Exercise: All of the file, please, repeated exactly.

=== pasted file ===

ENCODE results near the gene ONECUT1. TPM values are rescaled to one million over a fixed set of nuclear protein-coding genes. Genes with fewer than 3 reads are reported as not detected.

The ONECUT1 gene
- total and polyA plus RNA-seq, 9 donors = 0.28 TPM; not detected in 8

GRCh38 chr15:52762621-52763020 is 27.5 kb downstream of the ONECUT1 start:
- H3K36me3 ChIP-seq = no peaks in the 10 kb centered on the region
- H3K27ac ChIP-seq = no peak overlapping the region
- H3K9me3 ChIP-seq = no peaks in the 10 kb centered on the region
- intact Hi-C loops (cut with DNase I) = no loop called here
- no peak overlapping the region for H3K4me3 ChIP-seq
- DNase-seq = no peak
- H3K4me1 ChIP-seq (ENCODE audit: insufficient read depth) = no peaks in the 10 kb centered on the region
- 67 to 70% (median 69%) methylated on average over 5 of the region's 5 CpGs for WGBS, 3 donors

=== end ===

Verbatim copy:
ENCODE results near the gene ONECUT1. TPM values are rescaled to one million over a fixed set of nuclear protein-coding genes. Genes with fewer than 3 reads are reported as not detected.

The ONECUT1 gene
- total and polyA plus RNA-seq, 9 donors = 0.28 TPM; not detected in 8

GRCh38 chr15:52762621-52763020 is 27.5 kb downstream of the ONECUT1 start:
- H3K36me3 ChIP-seq = no peaks in the 10 kb centered on the region
- H3K27ac ChIP-seq = no peak overlapping the region
- H3K9me3 ChIP-seq = no peaks in the 10 kb centered on the region
- intact Hi-C loops (cut with DNase I) = no loop called here
- no peak overlapping the region for H3K4me3 ChIP-seq
- DNase-seq = no peak
- H3K4me1 ChIP-seq (ENCODE audit: insufficient read depth) = no peaks in the 10 kb centered on the region
- 67 to 70% (median 69%) methylated on average over 5 of the region's 5 CpGs for WGBS, 3 donors